<apteryx>with gnutls you don't have a choice; it looks in /etc/ssl/certs
<tribals>(local-file "my-old-bashrc"))`. Unfortunately, this doesn't work.
<cbaines>I think the actual error is: gnu/system/install.scm:358:19: Throw to key `record-abi-mismatch-error' with args `(abi-check "~a: record ABI mismatch; recompilation needed" (#<record-type <guix-configuration>>) ())'.
<lilyp>That doesn't make it better only more annoying
<lfam>Yeah, but it's unhealthy to stay annoyed. So we need to learn to like it
<SeerLite[m]>Yeah tbh, as someone who just started to mess around with Rust packages, currently it feels like Guix is fighting against how the Rust version system works. I wonder if there's a way to improve it? It feels weird to have all these specific versions of dependencies defined as packages instead of using whatever the Cargo.toml says
<lfam>Also I think it's corny to say the language is bad. It just doesn't really fit with how we do things in Guix
<podiki[m]>does anyone know of an example package def that has imported-modules and uses gexp?
<lfam>But, if it's at all possible to change the Rust compiler without rebuilding the entire distro, that's worth figuring out how to do before we really need to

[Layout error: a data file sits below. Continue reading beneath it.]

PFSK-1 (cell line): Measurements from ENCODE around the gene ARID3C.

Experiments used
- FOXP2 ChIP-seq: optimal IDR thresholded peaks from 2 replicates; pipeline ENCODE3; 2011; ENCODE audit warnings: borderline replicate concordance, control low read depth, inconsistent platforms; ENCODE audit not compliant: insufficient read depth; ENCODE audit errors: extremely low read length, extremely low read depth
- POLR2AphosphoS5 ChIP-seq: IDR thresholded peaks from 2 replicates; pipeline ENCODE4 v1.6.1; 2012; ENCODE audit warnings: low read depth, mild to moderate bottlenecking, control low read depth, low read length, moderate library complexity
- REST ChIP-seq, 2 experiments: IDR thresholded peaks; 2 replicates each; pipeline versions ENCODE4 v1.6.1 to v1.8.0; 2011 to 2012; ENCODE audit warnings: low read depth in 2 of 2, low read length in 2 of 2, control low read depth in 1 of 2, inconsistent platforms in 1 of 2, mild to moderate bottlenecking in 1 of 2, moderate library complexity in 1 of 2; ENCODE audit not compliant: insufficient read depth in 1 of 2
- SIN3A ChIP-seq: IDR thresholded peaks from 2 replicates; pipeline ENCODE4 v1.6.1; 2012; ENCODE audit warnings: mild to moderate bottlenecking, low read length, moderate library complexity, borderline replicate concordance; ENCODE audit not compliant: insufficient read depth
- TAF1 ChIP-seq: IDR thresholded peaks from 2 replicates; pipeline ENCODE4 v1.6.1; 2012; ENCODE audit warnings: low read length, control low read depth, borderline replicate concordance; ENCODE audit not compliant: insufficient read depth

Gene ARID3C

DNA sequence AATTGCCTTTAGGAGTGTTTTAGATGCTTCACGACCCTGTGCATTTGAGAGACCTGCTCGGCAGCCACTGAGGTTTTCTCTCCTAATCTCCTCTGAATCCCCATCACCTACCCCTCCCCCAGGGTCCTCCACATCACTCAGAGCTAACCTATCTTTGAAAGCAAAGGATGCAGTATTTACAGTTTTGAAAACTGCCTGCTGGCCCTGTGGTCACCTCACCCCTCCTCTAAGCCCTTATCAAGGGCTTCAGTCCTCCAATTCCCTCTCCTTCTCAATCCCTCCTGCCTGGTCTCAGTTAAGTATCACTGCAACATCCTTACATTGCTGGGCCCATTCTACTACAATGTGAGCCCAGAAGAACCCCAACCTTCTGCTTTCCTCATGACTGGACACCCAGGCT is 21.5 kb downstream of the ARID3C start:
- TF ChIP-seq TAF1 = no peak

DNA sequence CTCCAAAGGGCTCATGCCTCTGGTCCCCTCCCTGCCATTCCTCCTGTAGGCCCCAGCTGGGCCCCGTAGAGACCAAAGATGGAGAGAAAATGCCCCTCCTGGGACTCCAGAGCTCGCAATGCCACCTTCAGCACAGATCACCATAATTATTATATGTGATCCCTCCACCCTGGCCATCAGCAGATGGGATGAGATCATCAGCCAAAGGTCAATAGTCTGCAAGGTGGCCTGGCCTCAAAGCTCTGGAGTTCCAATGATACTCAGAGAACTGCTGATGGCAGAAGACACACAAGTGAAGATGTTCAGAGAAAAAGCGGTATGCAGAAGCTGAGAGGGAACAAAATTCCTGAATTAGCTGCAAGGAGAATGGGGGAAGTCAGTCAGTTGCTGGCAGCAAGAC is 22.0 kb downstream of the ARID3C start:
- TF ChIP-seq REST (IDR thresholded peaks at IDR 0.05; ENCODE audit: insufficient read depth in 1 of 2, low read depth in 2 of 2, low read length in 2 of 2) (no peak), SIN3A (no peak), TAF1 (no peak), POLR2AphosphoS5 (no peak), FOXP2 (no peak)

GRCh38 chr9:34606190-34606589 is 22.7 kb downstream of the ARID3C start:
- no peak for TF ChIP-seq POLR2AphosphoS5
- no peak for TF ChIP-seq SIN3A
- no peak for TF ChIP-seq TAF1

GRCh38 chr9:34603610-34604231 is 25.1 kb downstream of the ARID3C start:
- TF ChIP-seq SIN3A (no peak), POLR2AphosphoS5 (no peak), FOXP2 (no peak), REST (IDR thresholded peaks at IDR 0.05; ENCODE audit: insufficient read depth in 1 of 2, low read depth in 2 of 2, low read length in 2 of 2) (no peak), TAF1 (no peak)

<podiki[m]>my search is not finding any and was trying to convert piper to gexp (since I am fixing its build and running anyway)
<SeerLite[m]>faust45: I'm sorry I have no idea how to troubleshoot your issue. Maybe you can install it from a running Linux system by installing guix onto it first, but I'm not sure. Try asking on the mailing list if you don't get help here
<lilyp>lfam: I think we'd first have to split it into compiler + stdlib
<lfam>faust45: Your problem is that the installer doesn't boot?
<podiki[m]>maybe some utility the is easy to adapt to exploring the package tree in different ways
<tribals>luishgh`: found your hint in chat log, it helped. Thank you a lot!